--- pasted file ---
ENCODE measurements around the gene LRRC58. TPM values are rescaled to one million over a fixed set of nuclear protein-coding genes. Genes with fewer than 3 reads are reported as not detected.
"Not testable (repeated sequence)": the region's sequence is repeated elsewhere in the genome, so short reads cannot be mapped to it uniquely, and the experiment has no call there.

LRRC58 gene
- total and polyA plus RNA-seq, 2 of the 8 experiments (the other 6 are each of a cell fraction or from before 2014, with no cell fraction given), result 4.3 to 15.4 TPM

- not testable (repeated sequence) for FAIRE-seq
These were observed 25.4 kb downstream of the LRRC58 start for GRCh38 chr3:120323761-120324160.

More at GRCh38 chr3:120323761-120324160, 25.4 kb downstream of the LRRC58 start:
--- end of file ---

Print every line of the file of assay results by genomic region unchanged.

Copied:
ENCODE measurements around the gene LRRC58. TPM values are rescaled to one million over a fixed set of nuclear protein-coding genes. Genes with fewer than 3 reads are reported as not detected.
"Not testable (repeated sequence)": the region's sequence is repeated elsewhere in the genome, so short reads cannot be mapped to it uniquely, and the experiment has no call there.

LRRC58 gene
- total and polyA plus RNA-seq, 2 of the 8 experiments (the other 6 are each of a cell fraction or from before 2014, with no cell fraction given), result 4.3 to 15.4 TPM

- not testable (repeated sequence) for FAIRE-seq
These were observed 25.4 kb downstream of the LRRC58 start for GRCh38 chr3:120323761-120324160.

More at GRCh38 chr3:120323761-120324160, 25.4 kb downstream of the LRRC58 start: